The DPP and its chairwoman, President-elect Tsai Ing-wen, have been clear about the issue of whether to lift the existing ban on imports of pork containing traces of ractopamine, Yang said.
The core of the issue is to properly handle concerns about the safety of such pork imports and to reduce their impact on the domestic pig farming industry, he said in response to remarks by Vice President Wu Den-yih, who will leave office when Tsai is sworn in May 20.
Speaking with reporters on Sunday morning, Wu said there were rumors that Tsai promised to lift the ban when she visited the U.S. as the DPP's presidential candidate in June 2015.
"You must all have heard about them. Now the truth has come out," Wu said.
Yang called Wu's accusation "false" and said it was too early to say if the ban would be lifted even before talks on the issue begin.
The incoming DPP administration will fully discuss the issue with the domestic pig raising sector as well as consumer and civic groups when pushing Taiwan's participation in the U.S.-backed Trans-Pacific Partnership. he added.
The DPP will seek to ensure food safety, reduce the impact of imports on the pig farming industry, and work in line with international rules, he said.
Yang's party had steadfastly supported a policy of "zero tolerance" of any traces of ractopamine in pork imports from the U.S. up until late in 2015 when Tsai said in a debate during the presidential campaign that Taiwan would refer to the policies of Japan and South Korea on pork with ractopamine.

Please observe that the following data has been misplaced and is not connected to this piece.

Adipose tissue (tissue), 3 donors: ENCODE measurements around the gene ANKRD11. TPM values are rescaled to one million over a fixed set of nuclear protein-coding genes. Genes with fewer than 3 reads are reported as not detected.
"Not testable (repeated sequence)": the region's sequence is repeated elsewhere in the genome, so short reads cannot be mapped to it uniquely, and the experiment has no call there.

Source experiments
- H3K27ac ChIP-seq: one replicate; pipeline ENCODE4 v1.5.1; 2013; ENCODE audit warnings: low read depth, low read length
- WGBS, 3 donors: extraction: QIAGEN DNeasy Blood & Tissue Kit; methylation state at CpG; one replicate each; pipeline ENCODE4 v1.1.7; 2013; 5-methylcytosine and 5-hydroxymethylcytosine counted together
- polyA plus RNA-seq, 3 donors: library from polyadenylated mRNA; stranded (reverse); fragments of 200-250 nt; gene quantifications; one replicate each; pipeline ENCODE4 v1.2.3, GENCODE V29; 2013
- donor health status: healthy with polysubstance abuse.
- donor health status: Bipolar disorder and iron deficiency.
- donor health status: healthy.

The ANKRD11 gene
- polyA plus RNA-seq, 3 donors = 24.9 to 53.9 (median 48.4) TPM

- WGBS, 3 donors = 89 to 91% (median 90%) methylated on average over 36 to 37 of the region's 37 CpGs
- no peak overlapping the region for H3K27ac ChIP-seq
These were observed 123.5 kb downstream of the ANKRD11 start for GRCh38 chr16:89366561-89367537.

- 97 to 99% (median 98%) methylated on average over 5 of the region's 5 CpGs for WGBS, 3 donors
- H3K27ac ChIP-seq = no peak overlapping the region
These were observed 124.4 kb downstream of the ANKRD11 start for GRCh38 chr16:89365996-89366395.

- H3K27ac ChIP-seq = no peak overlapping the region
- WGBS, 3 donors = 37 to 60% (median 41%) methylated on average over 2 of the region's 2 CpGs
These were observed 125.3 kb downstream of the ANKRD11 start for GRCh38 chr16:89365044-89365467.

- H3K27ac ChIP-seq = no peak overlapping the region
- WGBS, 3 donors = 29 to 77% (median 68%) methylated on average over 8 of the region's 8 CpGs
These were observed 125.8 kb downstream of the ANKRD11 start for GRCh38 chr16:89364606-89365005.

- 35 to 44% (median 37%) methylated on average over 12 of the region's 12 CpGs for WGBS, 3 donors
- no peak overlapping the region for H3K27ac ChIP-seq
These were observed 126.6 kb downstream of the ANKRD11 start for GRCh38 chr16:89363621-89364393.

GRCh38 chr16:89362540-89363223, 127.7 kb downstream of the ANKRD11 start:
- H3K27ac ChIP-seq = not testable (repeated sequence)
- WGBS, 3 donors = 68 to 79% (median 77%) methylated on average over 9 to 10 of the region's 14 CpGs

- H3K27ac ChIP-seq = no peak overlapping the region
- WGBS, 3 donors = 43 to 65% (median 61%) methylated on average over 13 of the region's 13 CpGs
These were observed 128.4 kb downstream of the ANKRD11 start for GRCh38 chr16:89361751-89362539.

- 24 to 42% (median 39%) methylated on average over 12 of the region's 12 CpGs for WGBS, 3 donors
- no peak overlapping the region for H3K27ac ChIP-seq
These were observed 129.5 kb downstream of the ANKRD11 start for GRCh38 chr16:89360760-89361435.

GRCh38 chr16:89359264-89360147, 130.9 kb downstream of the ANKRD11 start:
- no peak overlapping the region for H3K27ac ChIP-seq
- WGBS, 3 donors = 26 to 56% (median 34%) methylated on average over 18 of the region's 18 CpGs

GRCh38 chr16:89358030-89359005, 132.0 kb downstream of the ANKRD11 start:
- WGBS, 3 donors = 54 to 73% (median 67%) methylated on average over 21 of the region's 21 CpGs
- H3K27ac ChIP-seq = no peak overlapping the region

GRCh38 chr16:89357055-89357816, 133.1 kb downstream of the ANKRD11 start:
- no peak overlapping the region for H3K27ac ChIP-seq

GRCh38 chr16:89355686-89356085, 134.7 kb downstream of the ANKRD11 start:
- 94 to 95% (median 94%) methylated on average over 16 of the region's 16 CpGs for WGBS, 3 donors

Both of those countries allow imports of pork from the U.S. with traces of the leanness-enhancing substance.
The issue resurfaced after Agriculture Minister-designate Tsao Chi-hung said in an April 21 interview with the United Daily News that Taiwan cannot shut its doors to U.S. pork containing ractopamine forever in the face of globalization, confirming the party's about-face on the issue.
The U.S. has hinted that Taiwan must accept imports of pork with ractopamine for trade ties to be expanded.
Kurt Tong, principal deputy assistant secretary for the Bureau of Economic and Business Affairs at the U.S. Department of State, said during his visit to Taiwan in late March that "pork is certainly one of the important issues" in trade relations between the two countries.
The U.S. had previously insisted during President Ma Ying-jeou's first term from 2008 to 2012 that Taiwan's ban on imports of American beef containing ractopamine be lifted before trade ties could be advanced.
The DPP adamantly opposed lifting the ban until the Codex Alimentarius Commission, a United Nations body that sets food standards, voted 69-67 in July 2012 to allow ractopamine residues in pigs, cattle and turkeys.
Taiwan formally eased the ban on U.S. beef imports with traces of ractopamine in July 2012 soon after the Codex vote, leading to the resumption of talks under the Taiwan-U.S. Trade and Investment Framework Agreement (TIFA), which had been suspended since 2007.
But both the DPP and the Ma government continued to support "zero tolerance" on pork imports, which the Tsai administration now seems willing to compromise on to further advance Taiwan's international trade interests.